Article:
|Bus (excl. London)||10%|
Many forms of public transport have signage in place advising you to walk, cycle or stay at home when possible. While buses may be back on the roads, they’re still actively encouraging people to avoid them.
The only way of travelling to see a positive outcome since Covid has been cycling. The ultimate in terms of isolated commuting, on the 26th of April bike usage was up to 349%, showing people’s desire to get out of the house and get around.
Another reason for cycling’s popularity could well be exercise. With only an hour a day allowed during lockdown, many people were seen jogging or biking throughout the quieter than normal streets.
During the same time only 32% of people were using their cars, while 4% were active on trains and buses. With these almost empty roads, cyclists new and old had new space to get out and enjoy themselves, showing off their expensive bikes or dusting off their unloved ones.
Throughout lockdown, an average of 43% of drivers used their cars during the week, compared to only 37% at weekends. With many workers either furloughed or falling out of work due to the pandemic, daily commuting was down from an average of 95% during pre-Covid March, suggesting that almost half of commuters were instead staying at home.
With many businesses now reopening, we’re seeing more and more cars back out on the roads. The figure finally reached 100% on the 2nd of August, four months after lockdown began.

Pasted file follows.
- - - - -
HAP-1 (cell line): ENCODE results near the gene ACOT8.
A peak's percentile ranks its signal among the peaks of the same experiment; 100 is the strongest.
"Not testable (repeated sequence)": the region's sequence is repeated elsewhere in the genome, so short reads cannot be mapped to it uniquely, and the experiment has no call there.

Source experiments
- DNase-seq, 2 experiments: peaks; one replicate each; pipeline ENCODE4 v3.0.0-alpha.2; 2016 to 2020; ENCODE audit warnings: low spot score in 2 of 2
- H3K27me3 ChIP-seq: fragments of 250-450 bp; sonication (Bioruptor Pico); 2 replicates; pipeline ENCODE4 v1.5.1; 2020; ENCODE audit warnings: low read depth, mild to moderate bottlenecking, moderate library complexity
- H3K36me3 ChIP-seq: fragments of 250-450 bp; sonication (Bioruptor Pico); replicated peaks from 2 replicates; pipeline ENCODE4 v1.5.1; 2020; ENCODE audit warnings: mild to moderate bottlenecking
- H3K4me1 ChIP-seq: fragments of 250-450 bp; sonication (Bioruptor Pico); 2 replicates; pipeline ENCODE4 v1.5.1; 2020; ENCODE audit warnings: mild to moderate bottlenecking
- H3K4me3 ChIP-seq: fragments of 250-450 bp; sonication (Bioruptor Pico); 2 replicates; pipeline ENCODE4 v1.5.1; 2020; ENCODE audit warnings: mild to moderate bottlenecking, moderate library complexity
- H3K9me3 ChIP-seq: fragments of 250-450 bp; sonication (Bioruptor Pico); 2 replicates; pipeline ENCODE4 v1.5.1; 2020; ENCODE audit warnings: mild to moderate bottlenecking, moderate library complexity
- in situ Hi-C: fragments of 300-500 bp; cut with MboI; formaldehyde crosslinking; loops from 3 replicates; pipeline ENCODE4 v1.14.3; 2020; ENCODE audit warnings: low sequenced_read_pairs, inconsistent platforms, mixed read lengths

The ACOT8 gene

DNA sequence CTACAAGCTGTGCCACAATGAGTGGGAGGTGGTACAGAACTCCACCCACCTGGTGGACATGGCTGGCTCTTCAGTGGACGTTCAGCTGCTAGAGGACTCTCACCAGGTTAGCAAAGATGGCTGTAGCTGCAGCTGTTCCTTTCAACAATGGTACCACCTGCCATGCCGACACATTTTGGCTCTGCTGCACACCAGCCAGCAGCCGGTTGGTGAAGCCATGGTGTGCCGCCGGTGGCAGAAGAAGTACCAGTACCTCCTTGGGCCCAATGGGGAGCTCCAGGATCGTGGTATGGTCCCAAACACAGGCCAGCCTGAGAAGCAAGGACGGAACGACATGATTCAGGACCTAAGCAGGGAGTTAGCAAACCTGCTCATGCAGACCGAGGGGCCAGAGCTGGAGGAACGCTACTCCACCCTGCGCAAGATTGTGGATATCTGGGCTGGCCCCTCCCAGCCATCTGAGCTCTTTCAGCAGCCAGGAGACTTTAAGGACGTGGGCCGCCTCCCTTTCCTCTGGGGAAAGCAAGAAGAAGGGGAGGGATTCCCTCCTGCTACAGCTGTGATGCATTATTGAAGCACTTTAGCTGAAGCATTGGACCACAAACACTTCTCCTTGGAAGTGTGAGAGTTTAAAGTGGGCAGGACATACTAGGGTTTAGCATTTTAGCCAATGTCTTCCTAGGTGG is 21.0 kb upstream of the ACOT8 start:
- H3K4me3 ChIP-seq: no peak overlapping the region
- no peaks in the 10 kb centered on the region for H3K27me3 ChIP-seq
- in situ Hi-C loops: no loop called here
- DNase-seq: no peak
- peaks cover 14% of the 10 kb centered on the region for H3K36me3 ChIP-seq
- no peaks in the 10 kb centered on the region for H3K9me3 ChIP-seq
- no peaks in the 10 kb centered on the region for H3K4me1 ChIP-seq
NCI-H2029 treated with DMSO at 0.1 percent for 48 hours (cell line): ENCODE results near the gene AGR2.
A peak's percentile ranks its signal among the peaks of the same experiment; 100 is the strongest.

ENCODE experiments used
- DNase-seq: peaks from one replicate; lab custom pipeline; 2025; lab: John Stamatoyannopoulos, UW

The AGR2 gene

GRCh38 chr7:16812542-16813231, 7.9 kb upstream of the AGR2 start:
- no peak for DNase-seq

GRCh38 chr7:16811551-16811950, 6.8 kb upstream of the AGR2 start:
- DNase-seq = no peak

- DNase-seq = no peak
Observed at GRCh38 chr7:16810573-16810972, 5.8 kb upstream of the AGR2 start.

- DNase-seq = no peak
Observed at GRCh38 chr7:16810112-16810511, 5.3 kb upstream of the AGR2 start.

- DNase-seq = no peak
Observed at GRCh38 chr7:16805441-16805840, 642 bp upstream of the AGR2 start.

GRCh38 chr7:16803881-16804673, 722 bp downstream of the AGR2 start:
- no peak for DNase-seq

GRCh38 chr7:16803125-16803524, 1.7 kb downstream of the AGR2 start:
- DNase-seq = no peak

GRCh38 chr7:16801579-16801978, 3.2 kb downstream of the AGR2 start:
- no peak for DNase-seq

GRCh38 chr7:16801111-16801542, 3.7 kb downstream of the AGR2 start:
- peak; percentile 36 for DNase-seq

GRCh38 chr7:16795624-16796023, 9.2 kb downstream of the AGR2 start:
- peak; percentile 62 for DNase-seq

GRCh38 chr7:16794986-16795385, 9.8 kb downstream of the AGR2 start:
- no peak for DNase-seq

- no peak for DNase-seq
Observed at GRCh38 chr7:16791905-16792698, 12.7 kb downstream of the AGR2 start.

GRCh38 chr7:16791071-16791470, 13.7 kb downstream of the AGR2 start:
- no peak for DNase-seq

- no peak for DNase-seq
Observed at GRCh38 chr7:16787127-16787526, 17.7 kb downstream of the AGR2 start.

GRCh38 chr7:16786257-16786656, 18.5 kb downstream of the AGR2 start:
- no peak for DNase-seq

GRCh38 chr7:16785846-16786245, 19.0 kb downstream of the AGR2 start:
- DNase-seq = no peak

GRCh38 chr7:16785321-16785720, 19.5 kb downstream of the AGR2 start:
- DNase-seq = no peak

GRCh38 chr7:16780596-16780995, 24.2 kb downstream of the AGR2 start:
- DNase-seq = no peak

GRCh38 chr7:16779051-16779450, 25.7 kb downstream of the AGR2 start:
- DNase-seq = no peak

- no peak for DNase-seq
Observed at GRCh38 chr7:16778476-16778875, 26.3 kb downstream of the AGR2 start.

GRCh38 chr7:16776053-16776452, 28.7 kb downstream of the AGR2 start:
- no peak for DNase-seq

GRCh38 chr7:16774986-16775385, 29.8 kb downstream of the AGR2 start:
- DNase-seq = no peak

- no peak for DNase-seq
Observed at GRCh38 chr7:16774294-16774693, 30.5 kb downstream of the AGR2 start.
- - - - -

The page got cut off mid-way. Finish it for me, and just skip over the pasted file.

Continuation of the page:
*Pre-corona represents the average taken from 9 March 2020 - 16 March 2020
Monthly averages for vehicle usage show how lockdown impacted the way we get around, with April seeing travel plummet to as low as 5% on trains and the London Underground. Cycling reached unprecedented highs during May, with usage hitting 216% as people found new ways to exercise and get from A to B.
Average car usage dropped down to 33% when lockdown first hit, but has gradually risen again until August - where it overtook its pre-lockdown figures with a score of 91%.
Our data shows that public transport is still bearing the brunt of Covid uncertainty, with numbers still way below where they were in March.
While travelling throughout the UK has become easier in recent weeks, there’s no way of predicting how things will look as we move forwards. Certain areas are still under local lockdown, with government advice being to follow local rules when travelling into those regions.